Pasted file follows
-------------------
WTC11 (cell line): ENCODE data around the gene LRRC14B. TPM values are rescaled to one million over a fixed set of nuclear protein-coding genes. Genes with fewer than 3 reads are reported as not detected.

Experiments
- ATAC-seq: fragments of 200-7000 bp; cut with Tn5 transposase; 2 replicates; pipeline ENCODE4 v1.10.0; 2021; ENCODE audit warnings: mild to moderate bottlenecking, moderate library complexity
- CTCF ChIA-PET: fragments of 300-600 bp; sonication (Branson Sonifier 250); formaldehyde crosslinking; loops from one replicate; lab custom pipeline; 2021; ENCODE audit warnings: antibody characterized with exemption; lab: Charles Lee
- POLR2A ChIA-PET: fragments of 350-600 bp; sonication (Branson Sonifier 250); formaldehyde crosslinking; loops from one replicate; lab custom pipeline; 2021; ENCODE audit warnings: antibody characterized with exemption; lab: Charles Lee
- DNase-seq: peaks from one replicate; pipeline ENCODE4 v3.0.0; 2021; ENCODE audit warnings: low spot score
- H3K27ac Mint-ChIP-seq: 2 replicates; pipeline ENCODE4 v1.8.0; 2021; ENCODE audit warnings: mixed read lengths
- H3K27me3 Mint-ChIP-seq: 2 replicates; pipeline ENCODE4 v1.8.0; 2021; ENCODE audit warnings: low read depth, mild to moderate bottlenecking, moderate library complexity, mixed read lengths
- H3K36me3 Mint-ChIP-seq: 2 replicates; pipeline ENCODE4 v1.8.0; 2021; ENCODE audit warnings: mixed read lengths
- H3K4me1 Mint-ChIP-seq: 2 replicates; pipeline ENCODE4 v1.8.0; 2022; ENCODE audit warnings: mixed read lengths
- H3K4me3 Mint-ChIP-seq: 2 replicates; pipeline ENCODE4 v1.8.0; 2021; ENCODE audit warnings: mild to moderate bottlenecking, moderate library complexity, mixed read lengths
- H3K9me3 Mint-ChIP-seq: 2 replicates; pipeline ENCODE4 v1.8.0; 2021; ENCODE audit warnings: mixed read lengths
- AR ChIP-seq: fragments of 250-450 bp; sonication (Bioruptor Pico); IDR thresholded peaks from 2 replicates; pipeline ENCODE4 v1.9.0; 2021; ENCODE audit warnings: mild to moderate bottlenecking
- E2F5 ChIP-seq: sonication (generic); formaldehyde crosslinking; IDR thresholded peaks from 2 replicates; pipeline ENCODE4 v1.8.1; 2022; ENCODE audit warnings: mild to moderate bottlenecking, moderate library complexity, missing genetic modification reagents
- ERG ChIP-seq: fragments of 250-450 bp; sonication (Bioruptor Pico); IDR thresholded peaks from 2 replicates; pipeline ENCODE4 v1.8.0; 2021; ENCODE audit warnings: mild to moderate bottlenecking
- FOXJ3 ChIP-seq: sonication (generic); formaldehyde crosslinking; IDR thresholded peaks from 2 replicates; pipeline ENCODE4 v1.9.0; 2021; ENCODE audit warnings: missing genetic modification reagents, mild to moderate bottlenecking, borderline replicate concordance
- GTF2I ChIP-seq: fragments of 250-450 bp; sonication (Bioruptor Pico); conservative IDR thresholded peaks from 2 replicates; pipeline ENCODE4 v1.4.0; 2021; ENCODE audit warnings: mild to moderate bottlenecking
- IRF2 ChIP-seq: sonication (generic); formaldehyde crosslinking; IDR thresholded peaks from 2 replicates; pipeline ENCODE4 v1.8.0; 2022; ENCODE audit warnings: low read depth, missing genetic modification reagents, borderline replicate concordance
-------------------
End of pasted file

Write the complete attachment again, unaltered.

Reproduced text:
WTC11 (cell line): ENCODE data around the gene LRRC14B. TPM values are rescaled to one million over a fixed set of nuclear protein-coding genes. Genes with fewer than 3 reads are reported as not detected.

Experiments
- ATAC-seq: fragments of 200-7000 bp; cut with Tn5 transposase; 2 replicates; pipeline ENCODE4 v1.10.0; 2021; ENCODE audit warnings: mild to moderate bottlenecking, moderate library complexity
- CTCF ChIA-PET: fragments of 300-600 bp; sonication (Branson Sonifier 250); formaldehyde crosslinking; loops from one replicate; lab custom pipeline; 2021; ENCODE audit warnings: antibody characterized with exemption; lab: Charles Lee
- POLR2A ChIA-PET: fragments of 350-600 bp; sonication (Branson Sonifier 250); formaldehyde crosslinking; loops from one replicate; lab custom pipeline; 2021; ENCODE audit warnings: antibody characterized with exemption; lab: Charles Lee
- DNase-seq: peaks from one replicate; pipeline ENCODE4 v3.0.0; 2021; ENCODE audit warnings: low spot score
- H3K27ac Mint-ChIP-seq: 2 replicates; pipeline ENCODE4 v1.8.0; 2021; ENCODE audit warnings: mixed read lengths
- H3K27me3 Mint-ChIP-seq: 2 replicates; pipeline ENCODE4 v1.8.0; 2021; ENCODE audit warnings: low read depth, mild to moderate bottlenecking, moderate library complexity, mixed read lengths
- H3K36me3 Mint-ChIP-seq: 2 replicates; pipeline ENCODE4 v1.8.0; 2021; ENCODE audit warnings: mixed read lengths
- H3K4me1 Mint-ChIP-seq: 2 replicates; pipeline ENCODE4 v1.8.0; 2022; ENCODE audit warnings: mixed read lengths
- H3K4me3 Mint-ChIP-seq: 2 replicates; pipeline ENCODE4 v1.8.0; 2021; ENCODE audit warnings: mild to moderate bottlenecking, moderate library complexity, mixed read lengths
- H3K9me3 Mint-ChIP-seq: 2 replicates; pipeline ENCODE4 v1.8.0; 2021; ENCODE audit warnings: mixed read lengths
- AR ChIP-seq: fragments of 250-450 bp; sonication (Bioruptor Pico); IDR thresholded peaks from 2 replicates; pipeline ENCODE4 v1.9.0; 2021; ENCODE audit warnings: mild to moderate bottlenecking
- E2F5 ChIP-seq: sonication (generic); formaldehyde crosslinking; IDR thresholded peaks from 2 replicates; pipeline ENCODE4 v1.8.1; 2022; ENCODE audit warnings: mild to moderate bottlenecking, moderate library complexity, missing genetic modification reagents
- ERG ChIP-seq: fragments of 250-450 bp; sonication (Bioruptor Pico); IDR thresholded peaks from 2 replicates; pipeline ENCODE4 v1.8.0; 2021; ENCODE audit warnings: mild to moderate bottlenecking
- FOXJ3 ChIP-seq: sonication (generic); formaldehyde crosslinking; IDR thresholded peaks from 2 replicates; pipeline ENCODE4 v1.9.0; 2021; ENCODE audit warnings: missing genetic modification reagents, mild to moderate bottlenecking, borderline replicate concordance
- GTF2I ChIP-seq: fragments of 250-450 bp; sonication (Bioruptor Pico); conservative IDR thresholded peaks from 2 replicates; pipeline ENCODE4 v1.4.0; 2021; ENCODE audit warnings: mild to moderate bottlenecking
- IRF2 ChIP-seq: sonication (generic); formaldehyde crosslinking; IDR thresholded peaks from 2 replicates; pipeline ENCODE4 v1.8.0; 2022; ENCODE audit warnings: low read depth, missing genetic modification reagents, borderline replicate concordance